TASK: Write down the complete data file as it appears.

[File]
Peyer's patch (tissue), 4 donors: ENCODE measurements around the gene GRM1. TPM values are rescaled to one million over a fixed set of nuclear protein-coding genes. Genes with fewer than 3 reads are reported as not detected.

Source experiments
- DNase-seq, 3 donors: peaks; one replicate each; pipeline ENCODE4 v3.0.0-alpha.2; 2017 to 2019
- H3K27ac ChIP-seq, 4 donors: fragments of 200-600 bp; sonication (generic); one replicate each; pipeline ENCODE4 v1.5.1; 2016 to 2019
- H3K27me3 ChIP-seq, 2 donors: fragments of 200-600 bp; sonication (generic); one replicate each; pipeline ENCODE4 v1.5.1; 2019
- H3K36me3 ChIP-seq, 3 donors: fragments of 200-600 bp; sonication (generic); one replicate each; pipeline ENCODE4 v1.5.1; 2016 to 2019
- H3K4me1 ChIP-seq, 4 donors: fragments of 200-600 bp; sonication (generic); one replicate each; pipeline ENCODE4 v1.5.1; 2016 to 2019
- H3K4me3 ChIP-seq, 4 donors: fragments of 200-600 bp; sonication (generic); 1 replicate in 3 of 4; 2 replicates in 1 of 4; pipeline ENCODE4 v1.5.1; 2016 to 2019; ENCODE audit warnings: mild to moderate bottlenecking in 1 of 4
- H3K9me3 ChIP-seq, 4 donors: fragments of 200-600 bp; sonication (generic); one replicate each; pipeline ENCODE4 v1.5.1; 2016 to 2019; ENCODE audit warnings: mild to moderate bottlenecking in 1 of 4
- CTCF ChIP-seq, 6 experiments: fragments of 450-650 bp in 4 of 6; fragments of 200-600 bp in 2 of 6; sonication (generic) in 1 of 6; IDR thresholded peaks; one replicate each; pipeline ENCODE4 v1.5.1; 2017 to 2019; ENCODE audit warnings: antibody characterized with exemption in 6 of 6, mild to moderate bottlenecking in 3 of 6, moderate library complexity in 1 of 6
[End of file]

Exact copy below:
Peyer's patch (tissue), 4 donors: ENCODE measurements around the gene GRM1. TPM values are rescaled to one million over a fixed set of nuclear protein-coding genes. Genes with fewer than 3 reads are reported as not detected.

Source experiments
- DNase-seq, 3 donors: peaks; one replicate each; pipeline ENCODE4 v3.0.0-alpha.2; 2017 to 2019
- H3K27ac ChIP-seq, 4 donors: fragments of 200-600 bp; sonication (generic); one replicate each; pipeline ENCODE4 v1.5.1; 2016 to 2019
- H3K27me3 ChIP-seq, 2 donors: fragments of 200-600 bp; sonication (generic); one replicate each; pipeline ENCODE4 v1.5.1; 2019
- H3K36me3 ChIP-seq, 3 donors: fragments of 200-600 bp; sonication (generic); one replicate each; pipeline ENCODE4 v1.5.1; 2016 to 2019
- H3K4me1 ChIP-seq, 4 donors: fragments of 200-600 bp; sonication (generic); one replicate each; pipeline ENCODE4 v1.5.1; 2016 to 2019
- H3K4me3 ChIP-seq, 4 donors: fragments of 200-600 bp; sonication (generic); 1 replicate in 3 of 4; 2 replicates in 1 of 4; pipeline ENCODE4 v1.5.1; 2016 to 2019; ENCODE audit warnings: mild to moderate bottlenecking in 1 of 4
- H3K9me3 ChIP-seq, 4 donors: fragments of 200-600 bp; sonication (generic); one replicate each; pipeline ENCODE4 v1.5.1; 2016 to 2019; ENCODE audit warnings: mild to moderate bottlenecking in 1 of 4
- CTCF ChIP-seq, 6 experiments: fragments of 450-650 bp in 4 of 6; fragments of 200-600 bp in 2 of 6; sonication (generic) in 1 of 6; IDR thresholded peaks; one replicate each; pipeline ENCODE4 v1.5.1; 2017 to 2019; ENCODE audit warnings: antibody characterized with exemption in 6 of 6, mild to moderate bottlenecking in 3 of 6, moderate library complexity in 1 of 6